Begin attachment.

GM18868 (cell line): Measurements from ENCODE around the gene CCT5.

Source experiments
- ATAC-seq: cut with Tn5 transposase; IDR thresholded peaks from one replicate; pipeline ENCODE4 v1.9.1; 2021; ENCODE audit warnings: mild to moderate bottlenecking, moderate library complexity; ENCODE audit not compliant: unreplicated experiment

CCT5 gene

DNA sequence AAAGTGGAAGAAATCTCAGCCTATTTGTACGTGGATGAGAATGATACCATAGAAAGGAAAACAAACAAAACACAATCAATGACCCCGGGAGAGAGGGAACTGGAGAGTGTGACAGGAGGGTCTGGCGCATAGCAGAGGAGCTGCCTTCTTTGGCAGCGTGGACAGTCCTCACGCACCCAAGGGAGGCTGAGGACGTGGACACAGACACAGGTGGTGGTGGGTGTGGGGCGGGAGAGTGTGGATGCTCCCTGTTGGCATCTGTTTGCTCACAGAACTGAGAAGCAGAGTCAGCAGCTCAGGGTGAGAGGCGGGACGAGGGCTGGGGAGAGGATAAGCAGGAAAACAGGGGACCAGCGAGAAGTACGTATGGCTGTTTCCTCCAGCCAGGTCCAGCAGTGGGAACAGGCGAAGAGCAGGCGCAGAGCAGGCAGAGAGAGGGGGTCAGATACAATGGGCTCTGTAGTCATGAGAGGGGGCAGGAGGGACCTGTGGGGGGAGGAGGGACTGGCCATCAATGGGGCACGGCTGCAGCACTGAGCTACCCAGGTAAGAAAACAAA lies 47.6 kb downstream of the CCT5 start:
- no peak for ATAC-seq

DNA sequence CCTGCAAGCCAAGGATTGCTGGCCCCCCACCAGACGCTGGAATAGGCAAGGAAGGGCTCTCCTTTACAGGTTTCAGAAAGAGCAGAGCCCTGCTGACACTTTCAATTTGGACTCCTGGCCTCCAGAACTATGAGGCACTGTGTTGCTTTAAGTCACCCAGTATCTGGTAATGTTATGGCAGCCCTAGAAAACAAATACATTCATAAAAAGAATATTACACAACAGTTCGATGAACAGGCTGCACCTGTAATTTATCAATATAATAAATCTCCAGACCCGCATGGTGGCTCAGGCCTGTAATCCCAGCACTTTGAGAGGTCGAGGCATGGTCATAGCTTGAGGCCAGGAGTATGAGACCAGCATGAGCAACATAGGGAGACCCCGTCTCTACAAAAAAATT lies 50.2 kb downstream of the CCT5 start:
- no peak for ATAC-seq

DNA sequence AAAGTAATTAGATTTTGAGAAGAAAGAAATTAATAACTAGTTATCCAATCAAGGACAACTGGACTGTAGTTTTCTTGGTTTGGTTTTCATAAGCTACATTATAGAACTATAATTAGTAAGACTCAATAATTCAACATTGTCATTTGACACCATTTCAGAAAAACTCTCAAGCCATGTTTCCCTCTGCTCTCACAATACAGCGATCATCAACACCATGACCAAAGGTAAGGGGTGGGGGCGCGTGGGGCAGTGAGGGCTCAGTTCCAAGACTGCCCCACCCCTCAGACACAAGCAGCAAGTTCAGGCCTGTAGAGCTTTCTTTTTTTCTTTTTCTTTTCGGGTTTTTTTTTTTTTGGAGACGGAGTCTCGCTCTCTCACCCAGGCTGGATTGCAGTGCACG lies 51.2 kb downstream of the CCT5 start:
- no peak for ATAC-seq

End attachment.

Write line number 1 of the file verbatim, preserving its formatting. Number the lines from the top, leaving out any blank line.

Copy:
GM18868 (cell line): Measurements from ENCODE around the gene CCT5.